An Indianapolis mother is breathing a sigh of relief after she helped police save her teenage daughter from prostitution and bust the suspected pimp for human trafficking.
Arron Kimbrell said her 14-year-old daughter ran away from home about a month ago. Kimbrell kept in contact with the teen via text messages and quickly found out the girl was dating 29-year-old James Martin and had started prostituting.
She decided to take matters into her own hands and put together a plan to get her daughter back.
"I had another cell phone and she didn't know the number. So I text her and said... 'Hey sexy, one of my guy friends gave me your phone number. So what's up?' And she text me back and she said 'Oh okay.' She said 'Pay for play.' And I said 'Okay you got a spot? And how much?' And she texts back and says '$200 for everything.'"
Kimbrell contacted local detectives who told her to schedule a meeting. Undercover officers met the teen at the Motel 6 off Shadeland Avenue and busted her.
According to court documents, the teen asked the undercover officer to touch her left breast over her clothing in order to find out if he was a cop. She told police, her boyfriend, Martin, taught her how to sniff out an undercover officer. She also told police Martin drove her to her appointments and she gave the money she earned from prostitution to him. She also said they had sexual intercourse several times, even after she told him multiple times that she was only 14.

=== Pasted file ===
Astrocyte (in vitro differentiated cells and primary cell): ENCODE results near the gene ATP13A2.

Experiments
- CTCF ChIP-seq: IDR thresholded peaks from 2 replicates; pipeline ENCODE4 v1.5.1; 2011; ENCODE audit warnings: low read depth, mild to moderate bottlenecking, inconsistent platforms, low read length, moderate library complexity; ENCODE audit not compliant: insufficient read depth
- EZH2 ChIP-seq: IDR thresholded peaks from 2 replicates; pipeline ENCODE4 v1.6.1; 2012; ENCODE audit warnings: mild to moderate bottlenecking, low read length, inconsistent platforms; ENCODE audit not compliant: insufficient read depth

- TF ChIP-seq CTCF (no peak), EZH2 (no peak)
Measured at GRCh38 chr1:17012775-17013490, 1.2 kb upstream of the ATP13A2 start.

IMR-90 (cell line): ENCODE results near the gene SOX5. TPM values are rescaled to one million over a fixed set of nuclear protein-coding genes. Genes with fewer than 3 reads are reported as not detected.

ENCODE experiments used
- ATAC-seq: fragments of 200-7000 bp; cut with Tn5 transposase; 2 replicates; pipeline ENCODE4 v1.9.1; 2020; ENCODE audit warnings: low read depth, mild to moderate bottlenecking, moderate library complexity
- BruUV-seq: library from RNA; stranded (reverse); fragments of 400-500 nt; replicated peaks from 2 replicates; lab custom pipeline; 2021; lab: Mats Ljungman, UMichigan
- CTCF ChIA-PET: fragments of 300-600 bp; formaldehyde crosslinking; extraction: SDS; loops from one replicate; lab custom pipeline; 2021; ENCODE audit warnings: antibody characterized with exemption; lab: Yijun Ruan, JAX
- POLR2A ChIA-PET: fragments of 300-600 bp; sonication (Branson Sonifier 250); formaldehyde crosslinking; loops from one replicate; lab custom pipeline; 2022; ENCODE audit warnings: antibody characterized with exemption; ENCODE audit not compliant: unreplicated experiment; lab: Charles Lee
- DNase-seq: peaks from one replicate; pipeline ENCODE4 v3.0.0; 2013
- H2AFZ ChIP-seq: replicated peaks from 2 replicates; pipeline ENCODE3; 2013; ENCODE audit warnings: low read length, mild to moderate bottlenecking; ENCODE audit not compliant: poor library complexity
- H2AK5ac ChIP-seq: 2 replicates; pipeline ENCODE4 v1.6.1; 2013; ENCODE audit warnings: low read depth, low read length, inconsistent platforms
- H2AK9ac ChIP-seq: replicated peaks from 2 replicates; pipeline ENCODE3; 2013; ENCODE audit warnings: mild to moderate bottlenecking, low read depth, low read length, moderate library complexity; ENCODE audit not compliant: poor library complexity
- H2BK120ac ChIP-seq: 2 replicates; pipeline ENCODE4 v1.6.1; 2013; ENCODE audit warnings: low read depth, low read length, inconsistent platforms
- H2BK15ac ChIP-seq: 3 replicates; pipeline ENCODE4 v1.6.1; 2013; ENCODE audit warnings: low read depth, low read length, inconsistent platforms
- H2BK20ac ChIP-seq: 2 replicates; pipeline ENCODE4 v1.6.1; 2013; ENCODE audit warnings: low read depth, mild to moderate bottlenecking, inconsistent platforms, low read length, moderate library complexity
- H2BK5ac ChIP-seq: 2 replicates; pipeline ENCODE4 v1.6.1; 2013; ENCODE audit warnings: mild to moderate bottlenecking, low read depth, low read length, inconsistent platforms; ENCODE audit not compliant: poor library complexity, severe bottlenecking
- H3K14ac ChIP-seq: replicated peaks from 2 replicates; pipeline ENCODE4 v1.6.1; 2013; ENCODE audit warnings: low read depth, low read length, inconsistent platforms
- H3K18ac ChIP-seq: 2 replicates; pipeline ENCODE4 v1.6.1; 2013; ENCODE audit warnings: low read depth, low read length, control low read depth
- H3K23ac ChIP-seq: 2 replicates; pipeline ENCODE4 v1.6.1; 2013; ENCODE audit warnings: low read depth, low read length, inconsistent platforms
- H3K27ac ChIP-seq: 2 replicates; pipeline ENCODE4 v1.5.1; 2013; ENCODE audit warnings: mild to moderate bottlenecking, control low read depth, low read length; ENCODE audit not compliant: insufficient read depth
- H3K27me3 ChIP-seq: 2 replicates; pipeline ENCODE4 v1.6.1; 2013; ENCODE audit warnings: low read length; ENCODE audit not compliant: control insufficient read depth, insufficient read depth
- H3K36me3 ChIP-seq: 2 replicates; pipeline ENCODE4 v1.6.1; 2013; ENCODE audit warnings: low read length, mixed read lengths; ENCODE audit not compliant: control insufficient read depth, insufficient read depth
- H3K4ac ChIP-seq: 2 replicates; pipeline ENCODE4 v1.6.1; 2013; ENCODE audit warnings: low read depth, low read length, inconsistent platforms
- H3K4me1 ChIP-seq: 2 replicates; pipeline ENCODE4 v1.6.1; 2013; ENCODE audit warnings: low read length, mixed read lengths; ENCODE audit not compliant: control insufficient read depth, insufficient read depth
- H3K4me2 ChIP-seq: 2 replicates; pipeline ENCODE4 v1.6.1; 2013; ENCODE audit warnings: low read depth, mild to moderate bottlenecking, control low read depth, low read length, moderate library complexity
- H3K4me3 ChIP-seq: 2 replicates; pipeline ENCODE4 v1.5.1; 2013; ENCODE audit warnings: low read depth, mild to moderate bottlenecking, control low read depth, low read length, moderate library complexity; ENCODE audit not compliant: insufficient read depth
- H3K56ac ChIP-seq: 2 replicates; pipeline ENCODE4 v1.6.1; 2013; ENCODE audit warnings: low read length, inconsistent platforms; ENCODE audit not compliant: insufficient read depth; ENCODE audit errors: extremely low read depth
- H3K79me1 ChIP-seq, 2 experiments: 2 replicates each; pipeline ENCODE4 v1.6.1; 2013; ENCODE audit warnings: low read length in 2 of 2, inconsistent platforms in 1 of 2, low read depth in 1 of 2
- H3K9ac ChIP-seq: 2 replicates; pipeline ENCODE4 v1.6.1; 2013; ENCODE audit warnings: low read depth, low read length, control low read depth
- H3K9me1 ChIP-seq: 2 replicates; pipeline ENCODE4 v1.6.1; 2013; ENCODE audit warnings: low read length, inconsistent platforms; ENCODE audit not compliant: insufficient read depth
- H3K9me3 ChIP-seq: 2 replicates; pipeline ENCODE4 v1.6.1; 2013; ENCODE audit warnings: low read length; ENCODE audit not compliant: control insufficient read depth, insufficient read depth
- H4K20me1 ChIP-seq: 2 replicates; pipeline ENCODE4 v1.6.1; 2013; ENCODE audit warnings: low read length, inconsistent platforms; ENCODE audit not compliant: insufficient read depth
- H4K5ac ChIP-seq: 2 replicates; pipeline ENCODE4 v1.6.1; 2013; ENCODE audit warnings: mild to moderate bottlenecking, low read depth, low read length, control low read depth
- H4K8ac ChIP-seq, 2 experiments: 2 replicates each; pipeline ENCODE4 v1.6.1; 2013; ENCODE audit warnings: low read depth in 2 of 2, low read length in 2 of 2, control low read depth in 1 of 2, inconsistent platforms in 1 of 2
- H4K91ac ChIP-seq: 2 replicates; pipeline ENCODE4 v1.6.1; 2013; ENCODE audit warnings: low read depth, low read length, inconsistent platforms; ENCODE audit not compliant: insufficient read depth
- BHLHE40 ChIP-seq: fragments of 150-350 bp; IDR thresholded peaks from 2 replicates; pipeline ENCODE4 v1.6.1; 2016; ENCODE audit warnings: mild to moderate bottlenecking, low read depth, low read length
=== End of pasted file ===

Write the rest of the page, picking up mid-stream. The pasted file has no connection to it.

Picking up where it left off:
"I know that she cried when she was told that I'm the one that did it," said Kimbrell, adding how relieved she was that her daughter was now safe. "God is good. I mean it's just overwhelming. It was the best feeling."
Martin was arrested and charged with promotion of human trafficking, sexual misconduct with a minor and two counts of promoting prostitution.
He is the first person to be charged with the newly amended human trafficking statute, which makes it easier to prosecute criminals. Before January, prosecutors needed to prove the suspect had forced the victim into prostitution. Now, they don't.
"Even if she comes forward and says 'I want to do this, he just drove me, and he just helped me do this,' it's not a defense to this crime," explained Mary Hutchison, the Marion County Deputy Prosecutor on the case. "That's why it's so important when they are at that age and they're so young and so vulnerable that we don't have to prove these elements of force, because they're so easily manipulated into believing that the perpetrator does in fact love them and will take care of them and that he's prostituting them for love."
Martin faces up to 20 years in prison because of the upgraded statute. Something that's very much appreciated by Kimbrell.
"This law is fabulous," she said. "I hope they catch a whole bunch more."